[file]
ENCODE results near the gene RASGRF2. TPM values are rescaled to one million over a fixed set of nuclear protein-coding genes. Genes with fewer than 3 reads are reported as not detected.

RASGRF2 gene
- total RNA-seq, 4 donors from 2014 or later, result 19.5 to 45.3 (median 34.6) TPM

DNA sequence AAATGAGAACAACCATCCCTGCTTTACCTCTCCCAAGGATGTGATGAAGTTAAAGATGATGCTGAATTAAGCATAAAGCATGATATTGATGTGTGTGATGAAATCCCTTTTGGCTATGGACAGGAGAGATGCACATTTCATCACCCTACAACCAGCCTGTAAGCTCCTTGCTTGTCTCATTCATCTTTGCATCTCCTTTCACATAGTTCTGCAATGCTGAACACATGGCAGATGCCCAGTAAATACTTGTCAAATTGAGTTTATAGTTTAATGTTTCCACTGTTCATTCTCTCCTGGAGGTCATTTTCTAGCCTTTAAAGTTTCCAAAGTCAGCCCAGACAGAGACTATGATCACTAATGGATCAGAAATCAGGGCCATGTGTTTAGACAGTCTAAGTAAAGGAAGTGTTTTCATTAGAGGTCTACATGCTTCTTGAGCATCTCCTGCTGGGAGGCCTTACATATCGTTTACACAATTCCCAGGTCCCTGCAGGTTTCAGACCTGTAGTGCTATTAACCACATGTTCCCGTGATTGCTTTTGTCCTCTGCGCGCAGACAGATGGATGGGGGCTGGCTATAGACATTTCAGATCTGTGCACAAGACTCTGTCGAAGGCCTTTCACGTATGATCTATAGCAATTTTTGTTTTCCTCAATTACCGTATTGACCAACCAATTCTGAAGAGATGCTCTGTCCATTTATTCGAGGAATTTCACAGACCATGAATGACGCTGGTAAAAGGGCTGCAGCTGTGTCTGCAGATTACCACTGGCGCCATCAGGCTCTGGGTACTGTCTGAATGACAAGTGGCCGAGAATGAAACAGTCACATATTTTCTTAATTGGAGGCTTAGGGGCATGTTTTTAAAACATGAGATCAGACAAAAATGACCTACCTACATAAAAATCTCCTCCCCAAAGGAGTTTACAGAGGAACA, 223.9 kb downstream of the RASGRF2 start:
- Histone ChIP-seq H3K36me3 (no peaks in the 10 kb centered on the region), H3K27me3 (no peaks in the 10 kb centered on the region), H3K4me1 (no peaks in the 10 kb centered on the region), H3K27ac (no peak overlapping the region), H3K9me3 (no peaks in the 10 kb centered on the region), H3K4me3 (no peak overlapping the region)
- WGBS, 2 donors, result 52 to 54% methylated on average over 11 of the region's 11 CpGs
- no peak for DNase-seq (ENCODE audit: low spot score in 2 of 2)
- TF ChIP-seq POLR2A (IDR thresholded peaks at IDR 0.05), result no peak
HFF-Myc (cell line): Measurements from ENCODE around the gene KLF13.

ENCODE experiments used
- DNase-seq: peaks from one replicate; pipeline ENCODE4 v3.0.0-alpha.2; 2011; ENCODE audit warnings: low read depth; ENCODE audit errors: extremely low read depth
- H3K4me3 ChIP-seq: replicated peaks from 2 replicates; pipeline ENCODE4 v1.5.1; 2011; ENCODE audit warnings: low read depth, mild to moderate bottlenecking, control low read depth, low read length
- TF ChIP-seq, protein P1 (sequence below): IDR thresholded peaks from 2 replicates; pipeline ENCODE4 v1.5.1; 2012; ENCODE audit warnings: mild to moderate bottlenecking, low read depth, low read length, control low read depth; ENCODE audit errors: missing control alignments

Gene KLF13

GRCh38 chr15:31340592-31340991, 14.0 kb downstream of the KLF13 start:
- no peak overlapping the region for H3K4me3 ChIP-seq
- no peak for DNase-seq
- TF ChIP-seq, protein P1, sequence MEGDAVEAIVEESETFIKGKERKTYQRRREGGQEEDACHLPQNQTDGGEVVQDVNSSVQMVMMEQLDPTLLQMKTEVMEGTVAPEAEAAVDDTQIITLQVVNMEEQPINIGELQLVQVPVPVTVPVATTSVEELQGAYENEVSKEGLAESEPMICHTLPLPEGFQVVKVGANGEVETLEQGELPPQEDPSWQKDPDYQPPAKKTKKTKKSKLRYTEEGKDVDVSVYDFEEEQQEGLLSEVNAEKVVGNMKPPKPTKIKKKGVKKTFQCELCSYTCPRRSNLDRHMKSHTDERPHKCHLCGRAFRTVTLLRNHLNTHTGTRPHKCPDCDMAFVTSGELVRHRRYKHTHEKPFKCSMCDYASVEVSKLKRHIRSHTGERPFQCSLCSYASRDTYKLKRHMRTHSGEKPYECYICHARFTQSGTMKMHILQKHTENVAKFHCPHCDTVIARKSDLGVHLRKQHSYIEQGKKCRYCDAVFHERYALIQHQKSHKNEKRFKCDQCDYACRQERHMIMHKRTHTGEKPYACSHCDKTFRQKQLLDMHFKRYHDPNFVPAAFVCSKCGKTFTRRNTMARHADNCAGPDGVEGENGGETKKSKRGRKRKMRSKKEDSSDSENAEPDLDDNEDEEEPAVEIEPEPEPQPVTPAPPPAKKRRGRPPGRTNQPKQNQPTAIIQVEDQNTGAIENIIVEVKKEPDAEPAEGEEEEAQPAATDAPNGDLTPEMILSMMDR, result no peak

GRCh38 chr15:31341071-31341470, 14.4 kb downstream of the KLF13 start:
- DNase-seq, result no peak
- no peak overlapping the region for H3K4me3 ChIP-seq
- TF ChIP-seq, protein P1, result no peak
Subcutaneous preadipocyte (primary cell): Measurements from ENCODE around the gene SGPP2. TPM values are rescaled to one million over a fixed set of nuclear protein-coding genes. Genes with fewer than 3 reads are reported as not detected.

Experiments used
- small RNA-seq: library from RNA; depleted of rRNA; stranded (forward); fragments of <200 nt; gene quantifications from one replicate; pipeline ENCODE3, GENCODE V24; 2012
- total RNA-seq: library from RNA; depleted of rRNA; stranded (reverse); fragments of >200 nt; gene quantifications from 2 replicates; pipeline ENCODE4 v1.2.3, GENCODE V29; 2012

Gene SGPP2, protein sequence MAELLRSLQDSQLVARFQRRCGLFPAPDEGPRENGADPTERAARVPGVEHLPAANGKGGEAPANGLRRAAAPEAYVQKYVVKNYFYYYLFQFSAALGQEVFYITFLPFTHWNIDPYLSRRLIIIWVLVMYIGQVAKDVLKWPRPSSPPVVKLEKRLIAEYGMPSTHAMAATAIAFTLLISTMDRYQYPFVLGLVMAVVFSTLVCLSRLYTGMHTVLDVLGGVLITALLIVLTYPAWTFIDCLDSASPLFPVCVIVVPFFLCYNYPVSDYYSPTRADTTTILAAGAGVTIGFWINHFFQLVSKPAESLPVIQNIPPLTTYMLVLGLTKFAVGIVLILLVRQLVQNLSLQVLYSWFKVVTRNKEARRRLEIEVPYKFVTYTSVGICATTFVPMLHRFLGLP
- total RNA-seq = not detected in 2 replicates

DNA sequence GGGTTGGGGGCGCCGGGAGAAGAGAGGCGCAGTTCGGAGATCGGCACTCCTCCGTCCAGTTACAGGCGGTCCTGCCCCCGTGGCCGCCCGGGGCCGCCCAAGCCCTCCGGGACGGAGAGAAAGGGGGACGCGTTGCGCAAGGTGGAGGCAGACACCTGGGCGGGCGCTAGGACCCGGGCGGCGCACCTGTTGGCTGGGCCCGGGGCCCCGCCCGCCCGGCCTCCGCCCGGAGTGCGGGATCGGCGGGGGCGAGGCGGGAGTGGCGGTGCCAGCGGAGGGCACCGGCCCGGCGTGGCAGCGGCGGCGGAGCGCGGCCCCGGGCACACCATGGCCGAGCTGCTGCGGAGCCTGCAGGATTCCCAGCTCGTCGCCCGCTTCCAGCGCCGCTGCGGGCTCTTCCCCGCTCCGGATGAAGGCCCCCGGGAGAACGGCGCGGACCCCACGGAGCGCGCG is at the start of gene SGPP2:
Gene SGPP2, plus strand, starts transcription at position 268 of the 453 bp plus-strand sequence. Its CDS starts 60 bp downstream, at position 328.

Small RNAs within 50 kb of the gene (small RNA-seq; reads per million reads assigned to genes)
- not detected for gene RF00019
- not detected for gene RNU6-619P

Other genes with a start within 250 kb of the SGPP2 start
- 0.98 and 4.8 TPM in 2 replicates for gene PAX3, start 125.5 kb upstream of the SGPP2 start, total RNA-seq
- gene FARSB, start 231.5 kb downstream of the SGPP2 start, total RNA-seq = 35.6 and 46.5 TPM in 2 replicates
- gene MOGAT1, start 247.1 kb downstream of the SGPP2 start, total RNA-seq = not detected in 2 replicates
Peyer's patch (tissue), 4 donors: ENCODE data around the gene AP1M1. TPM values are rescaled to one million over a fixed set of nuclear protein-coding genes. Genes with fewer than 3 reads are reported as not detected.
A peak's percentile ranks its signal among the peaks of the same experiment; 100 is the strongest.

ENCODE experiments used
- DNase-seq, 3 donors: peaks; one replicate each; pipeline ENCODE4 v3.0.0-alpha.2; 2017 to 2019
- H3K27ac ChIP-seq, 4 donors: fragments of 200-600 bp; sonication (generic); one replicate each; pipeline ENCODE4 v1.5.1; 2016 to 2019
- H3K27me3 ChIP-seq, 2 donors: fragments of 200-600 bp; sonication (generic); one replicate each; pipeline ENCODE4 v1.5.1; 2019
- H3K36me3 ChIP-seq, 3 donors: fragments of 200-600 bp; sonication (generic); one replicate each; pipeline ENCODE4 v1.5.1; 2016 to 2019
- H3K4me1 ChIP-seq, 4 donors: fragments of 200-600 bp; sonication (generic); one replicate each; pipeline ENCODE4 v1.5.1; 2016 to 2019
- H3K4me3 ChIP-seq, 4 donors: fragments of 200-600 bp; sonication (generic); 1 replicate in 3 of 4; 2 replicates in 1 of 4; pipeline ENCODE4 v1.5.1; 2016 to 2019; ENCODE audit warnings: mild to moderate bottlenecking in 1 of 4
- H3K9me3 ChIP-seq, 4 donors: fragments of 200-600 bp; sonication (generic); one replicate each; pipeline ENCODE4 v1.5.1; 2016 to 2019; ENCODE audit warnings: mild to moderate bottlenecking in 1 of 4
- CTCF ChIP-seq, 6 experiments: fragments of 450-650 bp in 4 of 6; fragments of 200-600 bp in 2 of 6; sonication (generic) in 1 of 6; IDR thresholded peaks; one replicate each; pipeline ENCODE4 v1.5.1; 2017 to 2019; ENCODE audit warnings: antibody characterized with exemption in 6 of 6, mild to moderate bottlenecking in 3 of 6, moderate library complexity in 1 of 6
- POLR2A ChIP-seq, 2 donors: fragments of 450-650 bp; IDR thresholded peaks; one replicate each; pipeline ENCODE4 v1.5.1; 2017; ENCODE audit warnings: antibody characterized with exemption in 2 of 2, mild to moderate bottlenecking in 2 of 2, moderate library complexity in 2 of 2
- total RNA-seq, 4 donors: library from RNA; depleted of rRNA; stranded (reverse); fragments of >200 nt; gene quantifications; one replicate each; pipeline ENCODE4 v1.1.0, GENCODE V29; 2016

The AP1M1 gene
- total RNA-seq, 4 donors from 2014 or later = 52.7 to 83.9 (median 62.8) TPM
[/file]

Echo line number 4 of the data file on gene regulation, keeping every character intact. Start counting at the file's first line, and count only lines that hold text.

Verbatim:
DNA sequence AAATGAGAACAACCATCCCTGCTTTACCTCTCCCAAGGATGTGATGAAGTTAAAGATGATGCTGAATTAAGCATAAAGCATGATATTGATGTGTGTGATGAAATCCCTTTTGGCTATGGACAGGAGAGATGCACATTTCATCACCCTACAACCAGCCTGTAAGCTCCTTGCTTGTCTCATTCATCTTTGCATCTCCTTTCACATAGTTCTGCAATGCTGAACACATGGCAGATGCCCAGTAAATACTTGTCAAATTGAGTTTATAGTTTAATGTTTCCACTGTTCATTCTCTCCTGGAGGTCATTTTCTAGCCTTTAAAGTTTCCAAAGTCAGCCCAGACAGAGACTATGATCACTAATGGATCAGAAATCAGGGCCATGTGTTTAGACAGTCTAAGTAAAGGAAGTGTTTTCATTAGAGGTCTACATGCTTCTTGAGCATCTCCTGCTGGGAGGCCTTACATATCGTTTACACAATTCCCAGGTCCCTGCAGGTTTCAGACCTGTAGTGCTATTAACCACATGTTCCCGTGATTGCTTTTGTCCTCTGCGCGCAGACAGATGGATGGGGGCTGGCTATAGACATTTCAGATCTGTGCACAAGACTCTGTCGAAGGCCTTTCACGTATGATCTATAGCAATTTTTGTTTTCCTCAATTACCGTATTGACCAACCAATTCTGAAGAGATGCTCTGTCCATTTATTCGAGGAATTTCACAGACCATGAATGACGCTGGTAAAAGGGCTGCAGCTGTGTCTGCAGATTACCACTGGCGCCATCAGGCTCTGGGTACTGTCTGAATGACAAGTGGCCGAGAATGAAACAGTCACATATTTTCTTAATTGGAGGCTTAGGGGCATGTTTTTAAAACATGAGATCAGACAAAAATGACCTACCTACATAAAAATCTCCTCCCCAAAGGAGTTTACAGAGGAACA, 223.9 kb downstream of the RASGRF2 start: